TN: You have been accused of having been a police officer or an informer. You deal with it in the book. I want you to use this opportunity to address this issue. What’s your position regarding that allegation? DC: It’s not an allegation. It’s true. I wasn’t an informer. I was a regular member of the (British South African Police.) All young white men were conscripted. I was no different.

I went in as a 17-year-old, a few weeks before I turned 18.

At the time, my parents tried to persuade me not to, but I was part of my peer group and the peer group thought that was the right thing to do.

It’s something, which I look back on with regret. I wish that I had taken the wise counsel of my parents, but many of us did things which we regret when we were 17 or 18 year old.

I learnt a lot from it, the best thing I can say about it is the profound understanding that war is evil and propaganda can be used by old men to subvert young men for their own goals.

And so it has left me with a deep-rooted commitment to non-violence and I believe in Zimbabwe we simply have to draw the line on the sand on violence. We need to stop violence.

TN: The one thing that touched me a lot in the book is you relating the story of your family having to be moved from one place to the other, running away, escaping Zanu PF operatives, CIO, like that. Given where we are right now, you continuing to be in politics, has the situation changed at all?

DC: Personally yes. My interaction with Zanu PF goes back a long way.

I was first threatened with arrest way back in 1989 soon after the Unity Accord when I was representing ex-Zipra dissidents.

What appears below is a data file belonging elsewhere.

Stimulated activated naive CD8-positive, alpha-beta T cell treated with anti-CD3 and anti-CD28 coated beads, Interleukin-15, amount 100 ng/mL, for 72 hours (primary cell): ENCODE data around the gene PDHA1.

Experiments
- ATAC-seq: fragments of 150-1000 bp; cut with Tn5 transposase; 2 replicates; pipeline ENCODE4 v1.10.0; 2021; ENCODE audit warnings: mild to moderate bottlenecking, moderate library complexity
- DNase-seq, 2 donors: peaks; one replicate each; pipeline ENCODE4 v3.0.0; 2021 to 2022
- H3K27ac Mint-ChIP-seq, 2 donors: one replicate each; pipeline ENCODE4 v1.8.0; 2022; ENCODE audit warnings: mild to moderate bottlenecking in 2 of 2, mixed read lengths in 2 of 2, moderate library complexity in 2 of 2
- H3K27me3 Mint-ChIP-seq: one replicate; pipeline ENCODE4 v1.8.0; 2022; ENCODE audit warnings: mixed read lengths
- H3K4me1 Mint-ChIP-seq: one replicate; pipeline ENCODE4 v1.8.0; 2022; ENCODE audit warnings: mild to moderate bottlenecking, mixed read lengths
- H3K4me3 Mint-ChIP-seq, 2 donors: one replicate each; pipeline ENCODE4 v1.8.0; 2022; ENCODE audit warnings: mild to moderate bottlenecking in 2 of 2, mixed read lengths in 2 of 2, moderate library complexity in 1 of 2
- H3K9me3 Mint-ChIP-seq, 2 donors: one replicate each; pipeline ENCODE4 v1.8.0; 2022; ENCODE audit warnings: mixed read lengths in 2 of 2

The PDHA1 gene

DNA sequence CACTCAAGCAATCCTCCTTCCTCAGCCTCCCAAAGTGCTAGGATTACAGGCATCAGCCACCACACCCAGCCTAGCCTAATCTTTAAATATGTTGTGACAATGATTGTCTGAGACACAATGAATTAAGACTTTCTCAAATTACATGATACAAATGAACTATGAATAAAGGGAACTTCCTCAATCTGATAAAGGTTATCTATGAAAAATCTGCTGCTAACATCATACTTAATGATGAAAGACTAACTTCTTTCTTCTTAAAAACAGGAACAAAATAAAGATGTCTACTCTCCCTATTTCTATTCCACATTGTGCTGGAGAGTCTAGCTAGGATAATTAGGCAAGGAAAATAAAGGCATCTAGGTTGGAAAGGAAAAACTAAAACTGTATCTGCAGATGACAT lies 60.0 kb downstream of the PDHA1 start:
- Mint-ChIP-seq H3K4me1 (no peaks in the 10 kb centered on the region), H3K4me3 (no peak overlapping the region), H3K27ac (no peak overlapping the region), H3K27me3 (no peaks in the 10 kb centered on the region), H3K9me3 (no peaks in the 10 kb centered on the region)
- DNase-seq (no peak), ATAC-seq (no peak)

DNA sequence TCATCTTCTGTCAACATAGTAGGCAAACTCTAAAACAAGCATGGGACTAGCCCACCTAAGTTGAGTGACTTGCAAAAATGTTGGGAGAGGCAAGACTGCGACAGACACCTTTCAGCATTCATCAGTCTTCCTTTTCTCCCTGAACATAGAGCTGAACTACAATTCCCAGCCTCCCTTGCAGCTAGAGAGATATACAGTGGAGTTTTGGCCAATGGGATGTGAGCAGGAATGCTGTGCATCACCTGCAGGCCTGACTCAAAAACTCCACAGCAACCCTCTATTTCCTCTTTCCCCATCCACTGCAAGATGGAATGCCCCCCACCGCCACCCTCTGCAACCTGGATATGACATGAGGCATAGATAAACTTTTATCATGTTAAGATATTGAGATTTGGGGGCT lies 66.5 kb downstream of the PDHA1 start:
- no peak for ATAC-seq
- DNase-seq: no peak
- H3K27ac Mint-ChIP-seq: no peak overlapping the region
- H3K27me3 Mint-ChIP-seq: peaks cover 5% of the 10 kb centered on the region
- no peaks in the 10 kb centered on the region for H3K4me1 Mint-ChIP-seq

But, of course, in the early 2000s and up to 2012, I suffered four assassination attempts, two of which included my family.

Those were shocking, terrible things to go through. I think with the loss of office and the loss of elections in 2013, I did not constitute the same threat.

So that threat level lessened.

However, with my new office, we have tightened up security, we have seen recently the attempted abductions at a (Zimbabwe Council of Churches) event has been a warning to all of us that sadly it could happen again.

TN: But have you been personally threatened?

DC: I have not been personally threatened. I have not received any threats since the last attempt on my life in 2012 when I was actually a minister.

TN: You must be proud of what Doug Coltart is doing, following up dad and doing amazing work?

DC: I am very grateful for Doug and for my entire family.

We are blessed in a unique way in that four of our children are committed to Zimbabwe.

We have three of our children in Zimbabwe with our second son coming back to Zimbabwe next year.

They, like me, have a deep-rooted passion for the country, deep-rooted faith in the future of this country.

I often say unfortunately, my generation because of the war and white supremacy and because of discrimination and all the hurt that was brought by my generation, there is a limit to what my generation could do.

I say to my children, it’s your generation that is going to deliver the Zimbabwe that we all pray for.

TN: Congratulations on the MDC congress. Did it go according to expectations?